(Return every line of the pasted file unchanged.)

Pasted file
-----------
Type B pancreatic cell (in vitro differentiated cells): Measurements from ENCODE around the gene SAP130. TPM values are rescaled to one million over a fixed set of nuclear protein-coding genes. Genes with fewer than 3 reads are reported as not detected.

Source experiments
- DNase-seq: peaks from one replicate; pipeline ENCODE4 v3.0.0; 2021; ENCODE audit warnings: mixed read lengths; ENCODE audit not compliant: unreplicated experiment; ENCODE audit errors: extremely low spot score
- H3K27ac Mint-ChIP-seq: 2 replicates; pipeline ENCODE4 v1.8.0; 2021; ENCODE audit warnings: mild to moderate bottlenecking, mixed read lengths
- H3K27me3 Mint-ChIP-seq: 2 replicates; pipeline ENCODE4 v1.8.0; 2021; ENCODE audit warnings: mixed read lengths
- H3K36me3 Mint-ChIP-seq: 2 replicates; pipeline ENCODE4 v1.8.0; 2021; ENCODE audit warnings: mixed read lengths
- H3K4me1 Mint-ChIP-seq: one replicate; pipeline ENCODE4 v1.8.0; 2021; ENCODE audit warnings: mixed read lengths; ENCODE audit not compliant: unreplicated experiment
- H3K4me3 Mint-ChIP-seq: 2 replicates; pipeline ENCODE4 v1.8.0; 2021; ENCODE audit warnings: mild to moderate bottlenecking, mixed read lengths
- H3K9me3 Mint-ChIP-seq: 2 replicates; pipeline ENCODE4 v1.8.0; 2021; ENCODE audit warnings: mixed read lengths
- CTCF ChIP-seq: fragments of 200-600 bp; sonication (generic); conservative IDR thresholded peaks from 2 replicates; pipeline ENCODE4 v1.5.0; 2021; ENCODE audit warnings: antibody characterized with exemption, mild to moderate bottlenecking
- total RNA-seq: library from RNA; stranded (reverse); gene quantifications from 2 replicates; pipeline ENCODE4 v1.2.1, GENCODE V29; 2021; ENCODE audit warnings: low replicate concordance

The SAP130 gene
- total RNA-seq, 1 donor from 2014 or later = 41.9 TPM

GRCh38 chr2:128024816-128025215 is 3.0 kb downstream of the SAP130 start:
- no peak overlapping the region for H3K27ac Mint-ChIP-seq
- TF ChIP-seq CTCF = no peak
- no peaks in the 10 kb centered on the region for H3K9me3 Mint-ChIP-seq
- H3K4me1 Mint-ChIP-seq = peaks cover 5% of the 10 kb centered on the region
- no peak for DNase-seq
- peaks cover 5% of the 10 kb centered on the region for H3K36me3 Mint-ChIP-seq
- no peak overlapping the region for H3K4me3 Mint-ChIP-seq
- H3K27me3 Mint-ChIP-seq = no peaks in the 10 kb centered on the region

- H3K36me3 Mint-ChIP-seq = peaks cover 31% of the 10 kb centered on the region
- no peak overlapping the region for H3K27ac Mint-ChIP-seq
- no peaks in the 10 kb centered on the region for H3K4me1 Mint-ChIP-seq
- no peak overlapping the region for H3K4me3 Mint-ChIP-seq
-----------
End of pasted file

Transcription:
Type B pancreatic cell (in vitro differentiated cells): Measurements from ENCODE around the gene SAP130. TPM values are rescaled to one million over a fixed set of nuclear protein-coding genes. Genes with fewer than 3 reads are reported as not detected.

Source experiments
- DNase-seq: peaks from one replicate; pipeline ENCODE4 v3.0.0; 2021; ENCODE audit warnings: mixed read lengths; ENCODE audit not compliant: unreplicated experiment; ENCODE audit errors: extremely low spot score
- H3K27ac Mint-ChIP-seq: 2 replicates; pipeline ENCODE4 v1.8.0; 2021; ENCODE audit warnings: mild to moderate bottlenecking, mixed read lengths
- H3K27me3 Mint-ChIP-seq: 2 replicates; pipeline ENCODE4 v1.8.0; 2021; ENCODE audit warnings: mixed read lengths
- H3K36me3 Mint-ChIP-seq: 2 replicates; pipeline ENCODE4 v1.8.0; 2021; ENCODE audit warnings: mixed read lengths
- H3K4me1 Mint-ChIP-seq: one replicate; pipeline ENCODE4 v1.8.0; 2021; ENCODE audit warnings: mixed read lengths; ENCODE audit not compliant: unreplicated experiment
- H3K4me3 Mint-ChIP-seq: 2 replicates; pipeline ENCODE4 v1.8.0; 2021; ENCODE audit warnings: mild to moderate bottlenecking, mixed read lengths
- H3K9me3 Mint-ChIP-seq: 2 replicates; pipeline ENCODE4 v1.8.0; 2021; ENCODE audit warnings: mixed read lengths
- CTCF ChIP-seq: fragments of 200-600 bp; sonication (generic); conservative IDR thresholded peaks from 2 replicates; pipeline ENCODE4 v1.5.0; 2021; ENCODE audit warnings: antibody characterized with exemption, mild to moderate bottlenecking
- total RNA-seq: library from RNA; stranded (reverse); gene quantifications from 2 replicates; pipeline ENCODE4 v1.2.1, GENCODE V29; 2021; ENCODE audit warnings: low replicate concordance

The SAP130 gene
- total RNA-seq, 1 donor from 2014 or later = 41.9 TPM

GRCh38 chr2:128024816-128025215 is 3.0 kb downstream of the SAP130 start:
- no peak overlapping the region for H3K27ac Mint-ChIP-seq
- TF ChIP-seq CTCF = no peak
- no peaks in the 10 kb centered on the region for H3K9me3 Mint-ChIP-seq
- H3K4me1 Mint-ChIP-seq = peaks cover 5% of the 10 kb centered on the region
- no peak for DNase-seq
- peaks cover 5% of the 10 kb centered on the region for H3K36me3 Mint-ChIP-seq
- no peak overlapping the region for H3K4me3 Mint-ChIP-seq
- H3K27me3 Mint-ChIP-seq = no peaks in the 10 kb centered on the region

- H3K36me3 Mint-ChIP-seq = peaks cover 31% of the 10 kb centered on the region
- no peak overlapping the region for H3K27ac Mint-ChIP-seq
- no peaks in the 10 kb centered on the region for H3K4me1 Mint-ChIP-seq
- no peak overlapping the region for H3K4me3 Mint-ChIP-seq